Sunday, November 19, 2017
Editorials

Editorial: Corporate tax trickery

RECOMMENDED READING


When Apple's chief executive was before a Senate investigative committee last month answering questions on his company's efforts to avoid paying taxes, he represented just one of many notable companies engaged in legal tax cheating. Washington should crack down on the use of overseas tax havens, and the bipartisan concern raised over Apple's tax gimmicks is a promising sign that perhaps Congress will start doing its job. For too long, both political parties have conspired to allow corporations to avoid paying their fair share.

While Apple paid more than $6 billion in taxes last year on its American operations, it has been able avoid paying at least $74 billion in federal taxes between 2009 and 2012, according to congressional investigators. What Apple did is not technically illegal, but it should be and would be were it not for the influence corporations have on both political parties.

Apple established subsidiaries in countries such as Ireland, where the company would be exempt or nearly so from taxation. Under U.S. tax law, subsidiaries are taxed where they are incorporated, even though some of Apple's entities had no employees and were operated from Apple headquarters in California. Under Irish law, corporations are taxed where they are managed and controlled. In other words, Apple claims to be essentially stateless for tax purposes, after recording 65 percent of its worldwide income in Ireland.

Apple uses a typical trick to hide American-made profits overseas. It assigns valuable intangible assets such as patents to a subsidiary in a tax haven country. Profits made from American clients and consumers then become royalties paid to that subsidiary for the use of the patent. This defers the company's U.S. tax liability on those profits until they are repatriated back into the country.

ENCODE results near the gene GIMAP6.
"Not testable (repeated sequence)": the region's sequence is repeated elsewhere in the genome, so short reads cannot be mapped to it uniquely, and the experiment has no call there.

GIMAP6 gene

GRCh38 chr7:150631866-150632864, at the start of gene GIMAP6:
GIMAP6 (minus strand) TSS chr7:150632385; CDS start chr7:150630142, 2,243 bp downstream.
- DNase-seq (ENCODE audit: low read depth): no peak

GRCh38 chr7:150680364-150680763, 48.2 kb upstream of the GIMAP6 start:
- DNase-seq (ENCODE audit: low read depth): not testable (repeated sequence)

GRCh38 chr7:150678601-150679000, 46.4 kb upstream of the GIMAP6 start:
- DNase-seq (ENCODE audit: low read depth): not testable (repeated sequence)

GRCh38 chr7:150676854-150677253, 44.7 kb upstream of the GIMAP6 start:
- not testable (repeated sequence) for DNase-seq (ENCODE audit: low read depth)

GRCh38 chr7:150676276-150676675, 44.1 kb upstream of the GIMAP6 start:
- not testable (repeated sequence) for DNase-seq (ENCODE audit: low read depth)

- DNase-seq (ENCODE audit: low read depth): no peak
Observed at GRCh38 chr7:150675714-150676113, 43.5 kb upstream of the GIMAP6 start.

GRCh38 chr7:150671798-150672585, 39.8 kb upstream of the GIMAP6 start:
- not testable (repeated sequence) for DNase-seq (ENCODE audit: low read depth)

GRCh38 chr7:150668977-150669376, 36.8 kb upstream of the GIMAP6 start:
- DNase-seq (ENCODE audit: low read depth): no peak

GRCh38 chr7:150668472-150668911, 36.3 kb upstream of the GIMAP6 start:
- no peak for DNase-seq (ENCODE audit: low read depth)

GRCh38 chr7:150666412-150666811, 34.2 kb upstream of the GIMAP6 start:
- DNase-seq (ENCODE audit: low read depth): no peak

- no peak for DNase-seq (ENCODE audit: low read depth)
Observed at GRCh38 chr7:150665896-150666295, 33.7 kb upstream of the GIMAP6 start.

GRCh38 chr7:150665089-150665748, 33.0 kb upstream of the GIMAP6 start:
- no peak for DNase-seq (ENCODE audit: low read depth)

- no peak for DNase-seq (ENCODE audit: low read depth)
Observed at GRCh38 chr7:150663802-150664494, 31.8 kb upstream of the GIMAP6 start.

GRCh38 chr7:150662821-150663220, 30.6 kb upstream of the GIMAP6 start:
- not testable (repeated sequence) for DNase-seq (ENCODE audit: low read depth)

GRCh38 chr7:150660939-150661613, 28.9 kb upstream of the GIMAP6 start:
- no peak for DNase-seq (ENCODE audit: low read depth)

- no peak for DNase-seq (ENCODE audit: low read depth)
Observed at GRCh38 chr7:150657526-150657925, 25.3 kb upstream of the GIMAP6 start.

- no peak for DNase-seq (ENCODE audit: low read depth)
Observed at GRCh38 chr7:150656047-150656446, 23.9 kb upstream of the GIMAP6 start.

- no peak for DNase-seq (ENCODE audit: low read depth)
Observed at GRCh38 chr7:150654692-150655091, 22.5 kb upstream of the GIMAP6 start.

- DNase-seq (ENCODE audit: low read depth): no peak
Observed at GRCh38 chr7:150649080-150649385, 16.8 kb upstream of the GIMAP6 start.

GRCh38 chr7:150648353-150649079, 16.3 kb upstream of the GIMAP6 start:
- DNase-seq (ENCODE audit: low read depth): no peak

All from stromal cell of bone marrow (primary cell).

The loss to the federal Treasury is staggering. In 2008, American multinational companies claimed that 43 percent of their $940 billion in overseas profits was earned in five small tax-haven countries, including Ireland. Yet only 4 percent of their foreign workforce was in those countries, according to the nonpartisan Congressional Research Service. Sen. Carl Levin, D-Mich., chairman of the investigative committee, cited a study that said 30 U.S. multinational companies with more than $160 billion in profits paid no federal income taxes over the last three years.

Part of the solution is to prevent American companies from deferring taxes on overseas profits. That would encourage the repatriation of the estimated $1.6 trillion in profits that U.S. corporations have hoarded overseas, leading to more investment and economic growth at home. And the added tax revenues could be used to help reduce the corporate income tax rate that stands at 35 percent, something that President Barack Obama and many in Congress in both parties want to do.

The burden of federal taxes has markedly shifted from corporations to individuals over the last 30 years. In 2011, individual tax receipts totaled $1.1 trillion while corporate taxes contributed only $181 billion. This glaring imbalance should be corrected.

Comments

Editorial: Good for Tampa council member Frank Reddick to appeal for community help to solve Seminole Heights killings

As the sole black member of the Tampa City Council, Frank Reddick was moved Thursday to make a special appeal for help in solving four recent murders in the racially mixed neighborhood of Southeast Seminole Heights. "I’m pleading to my brothers. You ...